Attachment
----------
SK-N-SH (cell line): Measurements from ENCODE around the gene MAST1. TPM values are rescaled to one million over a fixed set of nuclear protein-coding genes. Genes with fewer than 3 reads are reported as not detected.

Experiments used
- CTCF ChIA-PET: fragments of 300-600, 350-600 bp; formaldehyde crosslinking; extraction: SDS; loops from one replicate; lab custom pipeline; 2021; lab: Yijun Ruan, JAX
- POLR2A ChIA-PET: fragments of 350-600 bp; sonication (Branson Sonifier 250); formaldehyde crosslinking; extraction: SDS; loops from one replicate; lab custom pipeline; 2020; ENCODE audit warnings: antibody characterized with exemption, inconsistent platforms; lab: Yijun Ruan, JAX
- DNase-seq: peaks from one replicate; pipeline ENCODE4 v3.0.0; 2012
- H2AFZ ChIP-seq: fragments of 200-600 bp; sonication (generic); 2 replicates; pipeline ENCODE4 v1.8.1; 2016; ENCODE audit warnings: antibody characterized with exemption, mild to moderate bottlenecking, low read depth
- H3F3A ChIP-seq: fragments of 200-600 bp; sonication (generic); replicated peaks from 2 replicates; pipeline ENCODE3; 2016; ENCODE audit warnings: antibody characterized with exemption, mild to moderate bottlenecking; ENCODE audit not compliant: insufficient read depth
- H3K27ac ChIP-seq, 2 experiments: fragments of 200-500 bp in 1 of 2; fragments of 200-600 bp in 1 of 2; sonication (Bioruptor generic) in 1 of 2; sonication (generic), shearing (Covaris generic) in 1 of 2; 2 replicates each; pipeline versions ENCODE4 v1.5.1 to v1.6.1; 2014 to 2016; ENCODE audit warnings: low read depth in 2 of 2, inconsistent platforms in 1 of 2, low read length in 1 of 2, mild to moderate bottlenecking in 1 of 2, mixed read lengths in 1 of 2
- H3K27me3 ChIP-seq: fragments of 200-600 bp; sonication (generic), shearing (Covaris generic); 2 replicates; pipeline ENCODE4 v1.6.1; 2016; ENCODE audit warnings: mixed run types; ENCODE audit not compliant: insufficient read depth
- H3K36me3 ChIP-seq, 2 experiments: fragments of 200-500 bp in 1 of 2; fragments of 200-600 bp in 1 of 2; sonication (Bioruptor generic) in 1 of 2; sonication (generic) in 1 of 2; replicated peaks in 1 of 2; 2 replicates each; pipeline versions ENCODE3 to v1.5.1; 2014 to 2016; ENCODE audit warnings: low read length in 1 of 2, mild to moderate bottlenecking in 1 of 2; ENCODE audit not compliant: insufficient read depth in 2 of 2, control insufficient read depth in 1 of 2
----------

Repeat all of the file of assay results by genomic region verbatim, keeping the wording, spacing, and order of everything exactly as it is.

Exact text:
SK-N-SH (cell line): Measurements from ENCODE around the gene MAST1. TPM values are rescaled to one million over a fixed set of nuclear protein-coding genes. Genes with fewer than 3 reads are reported as not detected.

Experiments used
- CTCF ChIA-PET: fragments of 300-600, 350-600 bp; formaldehyde crosslinking; extraction: SDS; loops from one replicate; lab custom pipeline; 2021; lab: Yijun Ruan, JAX
- POLR2A ChIA-PET: fragments of 350-600 bp; sonication (Branson Sonifier 250); formaldehyde crosslinking; extraction: SDS; loops from one replicate; lab custom pipeline; 2020; ENCODE audit warnings: antibody characterized with exemption, inconsistent platforms; lab: Yijun Ruan, JAX
- DNase-seq: peaks from one replicate; pipeline ENCODE4 v3.0.0; 2012
- H2AFZ ChIP-seq: fragments of 200-600 bp; sonication (generic); 2 replicates; pipeline ENCODE4 v1.8.1; 2016; ENCODE audit warnings: antibody characterized with exemption, mild to moderate bottlenecking, low read depth
- H3F3A ChIP-seq: fragments of 200-600 bp; sonication (generic); replicated peaks from 2 replicates; pipeline ENCODE3; 2016; ENCODE audit warnings: antibody characterized with exemption, mild to moderate bottlenecking; ENCODE audit not compliant: insufficient read depth
- H3K27ac ChIP-seq, 2 experiments: fragments of 200-500 bp in 1 of 2; fragments of 200-600 bp in 1 of 2; sonication (Bioruptor generic) in 1 of 2; sonication (generic), shearing (Covaris generic) in 1 of 2; 2 replicates each; pipeline versions ENCODE4 v1.5.1 to v1.6.1; 2014 to 2016; ENCODE audit warnings: low read depth in 2 of 2, inconsistent platforms in 1 of 2, low read length in 1 of 2, mild to moderate bottlenecking in 1 of 2, mixed read lengths in 1 of 2
- H3K27me3 ChIP-seq: fragments of 200-600 bp; sonication (generic), shearing (Covaris generic); 2 replicates; pipeline ENCODE4 v1.6.1; 2016; ENCODE audit warnings: mixed run types; ENCODE audit not compliant: insufficient read depth
- H3K36me3 ChIP-seq, 2 experiments: fragments of 200-500 bp in 1 of 2; fragments of 200-600 bp in 1 of 2; sonication (Bioruptor generic) in 1 of 2; sonication (generic) in 1 of 2; replicated peaks in 1 of 2; 2 replicates each; pipeline versions ENCODE3 to v1.5.1; 2014 to 2016; ENCODE audit warnings: low read length in 1 of 2, mild to moderate bottlenecking in 1 of 2; ENCODE audit not compliant: insufficient read depth in 2 of 2, control insufficient read depth in 1 of 2